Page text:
The Npl4 Protein Is Highly Conserved
The essential S. cerevisiae
Npl4p protein has been conserved throughout eukaryotic evolution. Figure depicts a schematic of yeast (S. cerevisiae
and Schizosaccharomyces pombe
) and higher eukaryotic (Caenorhabditis elegans
, Drosophila melanogaster
, Rattus norvegicus
, and Homo sapiens
) Npl4 proteins. In total, identity and similarity among these proteins are ~35 and 57%, respectively. The Npl4 proteins contain two notable features. First, several perfectly conserved cysteine and histidine residues in the N terminus may represent a novel Zn2+
-binding domain that could mediate protein-DNA or protein-protein interactions. Second, the higher eukaryotic Npl4 proteins contain a C-terminal predicted Zn2+
-finger Ran-GDP–binding domain similar to that found in the human nuclear pore protein Nup153 (Nakielny et al., 1999
; Yaseen and Blobel, 1999
Figure 1 The Npl4 protein is evolutionarily conserved. The sequence homology between S. cerevisiae Npl4p protein (ScNpl4p) (accession number CAA85131), S. pombe predicted protein SPBC1711.10c (SpNpl4) (accession number CAB88240), C. elegans proteins F59E12.4 (CeNpl4) (more ...)
Two temperature-sensitive alleles of the S. cerevisiae NPL4
gene have been characterized in our laboratory. The first allele, npl4-1
, was generated in the nuclear protein localization (NPL) screen (Bossie et al., 1992
), and the second allele, npl4-2
, was isolated from a library of temperature-sensitive yeast mutants by noncomplementation with npl4-1
(DeHoratius and Silver, 1996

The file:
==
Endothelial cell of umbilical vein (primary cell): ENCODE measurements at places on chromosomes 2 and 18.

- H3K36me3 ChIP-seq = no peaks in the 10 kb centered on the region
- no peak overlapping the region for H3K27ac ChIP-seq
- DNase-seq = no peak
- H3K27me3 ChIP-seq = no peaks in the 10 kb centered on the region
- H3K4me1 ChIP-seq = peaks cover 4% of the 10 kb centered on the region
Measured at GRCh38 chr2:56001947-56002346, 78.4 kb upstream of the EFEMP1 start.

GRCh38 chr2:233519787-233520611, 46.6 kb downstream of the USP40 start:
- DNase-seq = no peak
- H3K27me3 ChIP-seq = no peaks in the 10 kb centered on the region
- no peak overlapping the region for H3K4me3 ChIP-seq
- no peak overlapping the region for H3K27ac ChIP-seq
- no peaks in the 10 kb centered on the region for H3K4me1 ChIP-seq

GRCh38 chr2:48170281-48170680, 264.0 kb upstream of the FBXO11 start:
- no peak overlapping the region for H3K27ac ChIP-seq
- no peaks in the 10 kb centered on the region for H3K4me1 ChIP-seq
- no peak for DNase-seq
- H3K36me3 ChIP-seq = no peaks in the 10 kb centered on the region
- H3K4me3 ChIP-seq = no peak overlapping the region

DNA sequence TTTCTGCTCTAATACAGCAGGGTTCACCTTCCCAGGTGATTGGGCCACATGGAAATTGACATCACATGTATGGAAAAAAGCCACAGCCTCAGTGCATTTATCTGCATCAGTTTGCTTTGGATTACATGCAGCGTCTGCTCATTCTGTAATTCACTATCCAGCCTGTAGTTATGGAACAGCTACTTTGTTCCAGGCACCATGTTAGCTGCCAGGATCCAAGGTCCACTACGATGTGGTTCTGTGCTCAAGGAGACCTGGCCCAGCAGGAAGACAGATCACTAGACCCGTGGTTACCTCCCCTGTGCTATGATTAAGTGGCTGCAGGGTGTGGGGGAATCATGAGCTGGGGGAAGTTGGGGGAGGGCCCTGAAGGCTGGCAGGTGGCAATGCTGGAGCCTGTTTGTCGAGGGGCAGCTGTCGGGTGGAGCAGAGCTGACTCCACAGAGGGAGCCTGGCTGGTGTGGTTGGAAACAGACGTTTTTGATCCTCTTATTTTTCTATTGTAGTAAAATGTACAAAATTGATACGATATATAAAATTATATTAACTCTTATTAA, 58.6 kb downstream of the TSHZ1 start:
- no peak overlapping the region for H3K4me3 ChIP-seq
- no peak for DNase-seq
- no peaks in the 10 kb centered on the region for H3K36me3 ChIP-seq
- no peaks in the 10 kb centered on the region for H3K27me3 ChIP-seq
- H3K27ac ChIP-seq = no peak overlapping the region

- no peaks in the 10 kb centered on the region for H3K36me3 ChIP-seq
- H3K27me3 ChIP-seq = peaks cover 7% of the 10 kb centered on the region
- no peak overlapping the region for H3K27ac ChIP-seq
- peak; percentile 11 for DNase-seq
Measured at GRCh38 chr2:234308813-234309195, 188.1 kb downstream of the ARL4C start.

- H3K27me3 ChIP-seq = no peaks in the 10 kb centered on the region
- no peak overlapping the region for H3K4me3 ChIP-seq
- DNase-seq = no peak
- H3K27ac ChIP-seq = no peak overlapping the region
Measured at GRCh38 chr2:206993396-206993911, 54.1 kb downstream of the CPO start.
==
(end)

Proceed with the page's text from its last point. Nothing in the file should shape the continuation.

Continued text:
). Inspection of the sequence from the NPL4
promoter, open reading frame, and 3′-untranslated region from the wild-type and mutant strains revealed that npl4-1
harbors a G→A mutation that substitutes a serine for glycine at position 323. This glycine residue is absolutely conserved in all Npl4 homologues (Figure ), and lies within a block of amino acids that show strong conservation. The npl4-2
allele contains a G→A mutation that places a premature stop codon 12 amino acids from the C terminus of wild-type Npl4p (Figure ).
Npl4p Localizes to Perinuclear Membranes
Previous studies have suggested that Npl4p may be a component of the nuclear pore given its localization in fixed cells by indirect immunofluorescence to the nuclear rim (DeHoratius and Silver, 1996
). To localize Npl4p in living yeast cells, we integrated DNA encoding a C-terminal GFP tag at the NPL4
genomic locus. Western blotting indicated that the resulting fusion protein was full-length and replaced endogenous untagged Npl4p (Figure A, lanes 2 and 5). Viability of the resulting strain confirms the functionality of Npl4p-GFP as it is the only form of Npl4p present in the cells. By fluorescence microscopy of living yeast cells, Npl4p-GFP appears to localize mainly to the nucleus (Figure B, arrowhead) and cytoplasm, possibly with a concentration at perinuclear membranes. In some cases, Npl4p-GFP signal can also be detected in what appears to correspond to cortical membranes (Figure B, arrow). To confirm that the membrane localization of Npl4p-GFP is perinuclear, we formaldehyde fixed and DAPI stained Npl4p-GFP-expressing yeast cells. As can be seen in Figure C, the majority of Npl4p-GFP signal can be seen in a region overlapping with or around the nuclear DNA. The diffuse cytoplasmic pool of Npl4p-GFP can also be seen in these cells. Finally, to analyze the Npl4p-GFP localization pattern in more detail, we viewed live cells on a DeltaVision platform. Images were captured in 0.1-μm sections through each cell and were subjected to deconvolution to minimize background and out-of-focus signal (Agard et al., 1989